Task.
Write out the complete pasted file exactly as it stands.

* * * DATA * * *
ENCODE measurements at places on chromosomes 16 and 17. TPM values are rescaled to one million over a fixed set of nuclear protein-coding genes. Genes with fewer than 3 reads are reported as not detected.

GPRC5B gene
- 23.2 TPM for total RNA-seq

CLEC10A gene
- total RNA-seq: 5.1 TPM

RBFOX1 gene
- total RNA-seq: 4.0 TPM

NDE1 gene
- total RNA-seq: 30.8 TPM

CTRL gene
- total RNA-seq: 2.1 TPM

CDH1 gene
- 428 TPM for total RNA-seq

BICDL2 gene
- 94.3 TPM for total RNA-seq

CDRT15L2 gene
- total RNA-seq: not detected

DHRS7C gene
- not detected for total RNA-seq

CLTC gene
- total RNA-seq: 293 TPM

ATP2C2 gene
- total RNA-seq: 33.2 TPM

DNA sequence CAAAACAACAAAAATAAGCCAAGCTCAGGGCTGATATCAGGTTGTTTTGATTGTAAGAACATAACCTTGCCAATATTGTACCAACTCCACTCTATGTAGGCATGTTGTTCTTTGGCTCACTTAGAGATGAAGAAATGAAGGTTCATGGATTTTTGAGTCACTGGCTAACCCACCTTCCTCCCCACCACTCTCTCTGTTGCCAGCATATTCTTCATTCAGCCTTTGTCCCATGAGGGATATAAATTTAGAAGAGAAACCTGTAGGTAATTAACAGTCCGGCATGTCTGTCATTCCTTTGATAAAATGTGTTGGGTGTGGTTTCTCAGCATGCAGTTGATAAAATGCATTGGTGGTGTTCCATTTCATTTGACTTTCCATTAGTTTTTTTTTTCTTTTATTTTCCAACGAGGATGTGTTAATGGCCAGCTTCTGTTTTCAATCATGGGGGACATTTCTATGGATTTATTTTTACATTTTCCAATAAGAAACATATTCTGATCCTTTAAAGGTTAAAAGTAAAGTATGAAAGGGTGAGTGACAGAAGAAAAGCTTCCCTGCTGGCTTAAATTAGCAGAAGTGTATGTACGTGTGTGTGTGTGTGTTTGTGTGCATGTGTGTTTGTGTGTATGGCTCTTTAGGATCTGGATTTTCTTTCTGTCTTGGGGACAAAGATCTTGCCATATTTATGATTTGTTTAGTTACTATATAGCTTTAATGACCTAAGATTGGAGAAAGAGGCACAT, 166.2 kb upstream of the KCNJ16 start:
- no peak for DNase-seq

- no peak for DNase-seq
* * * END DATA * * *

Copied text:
ENCODE measurements at places on chromosomes 16 and 17. TPM values are rescaled to one million over a fixed set of nuclear protein-coding genes. Genes with fewer than 3 reads are reported as not detected.

GPRC5B gene
- 23.2 TPM for total RNA-seq

CLEC10A gene
- total RNA-seq: 5.1 TPM

RBFOX1 gene
- total RNA-seq: 4.0 TPM

NDE1 gene
- total RNA-seq: 30.8 TPM

CTRL gene
- total RNA-seq: 2.1 TPM

CDH1 gene
- 428 TPM for total RNA-seq

BICDL2 gene
- 94.3 TPM for total RNA-seq

CDRT15L2 gene
- total RNA-seq: not detected

DHRS7C gene
- not detected for total RNA-seq

CLTC gene
- total RNA-seq: 293 TPM

ATP2C2 gene
- total RNA-seq: 33.2 TPM

DNA sequence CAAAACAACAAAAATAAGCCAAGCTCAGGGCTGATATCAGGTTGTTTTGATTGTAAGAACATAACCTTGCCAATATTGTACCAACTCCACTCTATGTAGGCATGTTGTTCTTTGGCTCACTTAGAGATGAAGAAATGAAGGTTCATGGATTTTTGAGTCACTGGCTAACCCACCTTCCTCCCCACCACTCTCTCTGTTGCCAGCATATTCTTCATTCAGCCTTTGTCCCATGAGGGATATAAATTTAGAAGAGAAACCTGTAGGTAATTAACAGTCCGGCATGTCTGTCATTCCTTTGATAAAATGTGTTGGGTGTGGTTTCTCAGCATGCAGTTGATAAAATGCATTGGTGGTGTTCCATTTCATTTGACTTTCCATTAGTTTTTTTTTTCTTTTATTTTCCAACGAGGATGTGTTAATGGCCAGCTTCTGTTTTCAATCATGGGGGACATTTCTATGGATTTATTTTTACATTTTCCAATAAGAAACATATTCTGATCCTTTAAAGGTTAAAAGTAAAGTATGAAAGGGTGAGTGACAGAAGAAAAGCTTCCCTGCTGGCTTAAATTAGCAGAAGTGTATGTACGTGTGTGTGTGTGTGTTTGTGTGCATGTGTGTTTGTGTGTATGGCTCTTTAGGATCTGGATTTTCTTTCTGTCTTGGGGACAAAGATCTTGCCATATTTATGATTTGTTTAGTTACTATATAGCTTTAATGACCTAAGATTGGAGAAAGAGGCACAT, 166.2 kb upstream of the KCNJ16 start:
- no peak for DNase-seq

- no peak for DNase-seq